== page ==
Meant To Be Ch. 01byfoolish_hobgoblin©
I wrote this a few years ago, before the others I've submitted, so you may notice a difference. Honestly, I'm not thrilled with the writing. Part real, part fantasy, part what-could-have-been, part unrequited or the-one-that-got-away...I don't know. I just know it's a story I felt compelled to write and one that continued to roll around in my head and heart long after it was finished, so I'm letting it out into the world.
Because my emotional attachment to this story exceeds my usual connection to anything I write, I considered turning off comments but that doesn't seem...fair? If you think it sucks, that's fine. Just remember that there's a real person with feelings and doubts and fabulous hair (:P) on the other end over here, and that being tactful never killed anyone. Thanks.
There are a total of ten chapters, which I am submitting all at once.
I almost didn't respond; hardly anyone calls me Cassandra save teachers on the first day of class or doctors offices. Certainly no one pronounces it Cass-ahh-ndra. But something about the deep voice made my spine tingle. I turned around and was rewarded with dark brown eyes looking at me interestedly. My breath caught in my throat and it was a second before I could speak.
"Hi," I said lamely, feeling my cheeks grow warm.
He smiled at me. It was a warm smile, crinkling his eyes in the corners.
"You probably don't remember me -"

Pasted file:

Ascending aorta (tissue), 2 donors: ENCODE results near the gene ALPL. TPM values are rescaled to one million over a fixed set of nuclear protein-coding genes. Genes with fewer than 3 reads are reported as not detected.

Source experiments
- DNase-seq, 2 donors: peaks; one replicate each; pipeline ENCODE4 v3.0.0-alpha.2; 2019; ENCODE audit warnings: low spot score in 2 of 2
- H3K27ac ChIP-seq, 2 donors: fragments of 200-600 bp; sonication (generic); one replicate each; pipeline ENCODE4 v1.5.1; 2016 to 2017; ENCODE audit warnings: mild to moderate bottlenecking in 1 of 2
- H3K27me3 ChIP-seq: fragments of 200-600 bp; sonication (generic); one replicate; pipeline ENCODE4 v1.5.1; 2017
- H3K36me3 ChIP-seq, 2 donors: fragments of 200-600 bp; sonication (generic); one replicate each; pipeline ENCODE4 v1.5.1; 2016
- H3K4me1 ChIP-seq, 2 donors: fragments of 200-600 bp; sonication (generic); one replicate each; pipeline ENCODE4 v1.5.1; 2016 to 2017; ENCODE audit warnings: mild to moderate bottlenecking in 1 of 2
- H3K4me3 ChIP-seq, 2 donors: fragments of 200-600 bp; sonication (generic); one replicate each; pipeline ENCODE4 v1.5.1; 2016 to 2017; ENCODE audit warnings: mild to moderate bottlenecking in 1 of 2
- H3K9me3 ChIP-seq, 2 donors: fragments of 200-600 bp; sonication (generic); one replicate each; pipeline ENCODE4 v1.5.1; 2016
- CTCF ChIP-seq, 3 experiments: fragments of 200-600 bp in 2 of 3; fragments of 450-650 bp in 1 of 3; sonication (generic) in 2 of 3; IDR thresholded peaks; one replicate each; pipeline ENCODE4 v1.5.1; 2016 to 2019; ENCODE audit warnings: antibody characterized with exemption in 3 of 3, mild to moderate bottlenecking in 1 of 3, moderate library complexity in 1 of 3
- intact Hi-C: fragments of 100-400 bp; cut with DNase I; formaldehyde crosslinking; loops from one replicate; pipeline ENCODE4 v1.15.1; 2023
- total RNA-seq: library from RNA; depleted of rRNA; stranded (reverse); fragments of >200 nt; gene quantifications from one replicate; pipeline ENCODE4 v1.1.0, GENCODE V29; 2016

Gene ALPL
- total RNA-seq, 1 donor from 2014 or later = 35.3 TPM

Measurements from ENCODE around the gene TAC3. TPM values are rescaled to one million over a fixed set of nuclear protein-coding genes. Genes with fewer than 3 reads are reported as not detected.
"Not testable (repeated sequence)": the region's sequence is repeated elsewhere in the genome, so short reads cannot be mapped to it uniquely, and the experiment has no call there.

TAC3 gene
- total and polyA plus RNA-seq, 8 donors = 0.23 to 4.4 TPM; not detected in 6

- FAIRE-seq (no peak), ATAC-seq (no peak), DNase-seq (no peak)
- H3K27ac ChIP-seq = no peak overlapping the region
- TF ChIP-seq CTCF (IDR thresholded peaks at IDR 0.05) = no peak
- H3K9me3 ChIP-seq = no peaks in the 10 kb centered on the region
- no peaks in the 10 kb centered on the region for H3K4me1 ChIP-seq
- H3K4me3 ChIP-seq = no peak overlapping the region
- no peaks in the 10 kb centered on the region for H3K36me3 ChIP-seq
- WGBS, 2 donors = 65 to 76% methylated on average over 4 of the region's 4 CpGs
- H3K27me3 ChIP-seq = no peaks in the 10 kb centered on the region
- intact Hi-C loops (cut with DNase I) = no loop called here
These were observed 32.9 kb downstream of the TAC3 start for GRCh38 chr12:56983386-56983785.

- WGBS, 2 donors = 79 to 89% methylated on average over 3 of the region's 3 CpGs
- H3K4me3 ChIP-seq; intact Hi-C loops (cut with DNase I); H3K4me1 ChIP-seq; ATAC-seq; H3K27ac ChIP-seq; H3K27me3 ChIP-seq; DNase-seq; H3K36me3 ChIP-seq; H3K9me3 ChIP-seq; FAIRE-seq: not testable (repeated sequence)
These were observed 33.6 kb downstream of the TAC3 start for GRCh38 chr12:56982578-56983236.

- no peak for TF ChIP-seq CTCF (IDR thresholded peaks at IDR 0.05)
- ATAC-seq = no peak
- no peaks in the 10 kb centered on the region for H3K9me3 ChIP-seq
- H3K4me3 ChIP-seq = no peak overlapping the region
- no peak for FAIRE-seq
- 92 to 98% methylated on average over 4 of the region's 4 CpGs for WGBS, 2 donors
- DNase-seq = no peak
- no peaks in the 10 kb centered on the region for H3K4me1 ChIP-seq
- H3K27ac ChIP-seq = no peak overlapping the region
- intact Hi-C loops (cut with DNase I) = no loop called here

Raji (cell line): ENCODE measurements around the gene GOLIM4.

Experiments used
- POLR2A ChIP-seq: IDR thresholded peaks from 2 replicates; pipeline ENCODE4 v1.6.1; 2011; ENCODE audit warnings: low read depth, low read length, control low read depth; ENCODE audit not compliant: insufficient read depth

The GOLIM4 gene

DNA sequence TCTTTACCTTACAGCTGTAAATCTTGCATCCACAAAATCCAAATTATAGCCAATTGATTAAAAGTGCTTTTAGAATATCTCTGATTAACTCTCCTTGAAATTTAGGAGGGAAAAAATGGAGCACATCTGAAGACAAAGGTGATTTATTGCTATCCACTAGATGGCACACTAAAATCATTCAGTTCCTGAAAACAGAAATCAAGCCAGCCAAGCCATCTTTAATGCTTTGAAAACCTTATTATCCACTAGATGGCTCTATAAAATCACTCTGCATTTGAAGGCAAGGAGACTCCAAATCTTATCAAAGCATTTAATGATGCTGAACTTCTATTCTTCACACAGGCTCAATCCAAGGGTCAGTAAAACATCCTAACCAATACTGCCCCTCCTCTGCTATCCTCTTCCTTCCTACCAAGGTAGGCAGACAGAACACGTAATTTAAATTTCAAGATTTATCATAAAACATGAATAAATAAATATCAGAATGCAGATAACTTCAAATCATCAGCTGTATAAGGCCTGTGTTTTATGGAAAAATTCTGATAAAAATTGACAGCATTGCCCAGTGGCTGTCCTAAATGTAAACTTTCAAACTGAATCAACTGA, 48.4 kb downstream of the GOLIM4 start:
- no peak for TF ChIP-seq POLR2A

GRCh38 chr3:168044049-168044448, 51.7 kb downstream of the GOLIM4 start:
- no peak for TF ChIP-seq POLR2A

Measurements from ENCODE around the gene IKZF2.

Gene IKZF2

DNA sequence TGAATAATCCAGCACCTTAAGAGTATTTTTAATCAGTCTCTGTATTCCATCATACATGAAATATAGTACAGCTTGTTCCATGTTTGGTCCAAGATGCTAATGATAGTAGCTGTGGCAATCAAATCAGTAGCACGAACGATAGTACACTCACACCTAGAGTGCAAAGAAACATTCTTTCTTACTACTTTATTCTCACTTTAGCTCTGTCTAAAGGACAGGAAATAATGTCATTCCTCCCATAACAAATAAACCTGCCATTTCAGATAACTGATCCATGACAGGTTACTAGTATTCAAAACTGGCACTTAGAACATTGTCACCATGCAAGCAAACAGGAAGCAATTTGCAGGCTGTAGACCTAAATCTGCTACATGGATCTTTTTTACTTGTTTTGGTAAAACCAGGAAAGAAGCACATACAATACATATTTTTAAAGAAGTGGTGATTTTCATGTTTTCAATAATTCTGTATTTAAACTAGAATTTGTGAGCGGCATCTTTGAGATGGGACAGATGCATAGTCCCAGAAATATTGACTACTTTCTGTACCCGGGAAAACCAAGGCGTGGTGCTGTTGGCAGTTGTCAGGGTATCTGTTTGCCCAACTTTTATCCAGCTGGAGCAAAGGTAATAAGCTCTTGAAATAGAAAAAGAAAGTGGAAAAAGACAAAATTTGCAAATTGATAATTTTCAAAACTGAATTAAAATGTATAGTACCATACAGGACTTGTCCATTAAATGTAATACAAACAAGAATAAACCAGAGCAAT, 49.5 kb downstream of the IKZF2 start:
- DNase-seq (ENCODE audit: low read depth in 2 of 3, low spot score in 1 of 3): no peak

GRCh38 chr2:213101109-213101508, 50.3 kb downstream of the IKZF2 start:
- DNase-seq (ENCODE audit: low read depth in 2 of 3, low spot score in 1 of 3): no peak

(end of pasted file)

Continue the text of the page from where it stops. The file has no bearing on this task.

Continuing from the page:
"Oh, I remember you," I said emphatically.
My eyes widened and I felt the rest of my face turning red. Idiot, I told myself. But really, how could I forget Nick Hawthorne? We'd met at my cousin Kate's wedding. I was seventeen then, just graduated from high school, terribly shy and awkward. A friend of my Uncle Daniel, Kate's father, he was the first British person I'd met, and I had been fascinated by his accent. I looked away now, remembering how I and my cousins practically hung on his every word, asking him to speak so we could hear his rich voice saying everyday words that sounded so charming to our American ears. I'm sure I had behaved as childishly as a person could.
Now it was four years later and we were at the wedding of Kate's sister, Maggie. And here he was, grinning at me. I had just finished college and though not quite as shy, I still felt generally awkward most of the time. His charming smile wasn't helping. I straightened my shoulders, hoping somehow it would make me seem more mature.
"That's flattering," he quipped.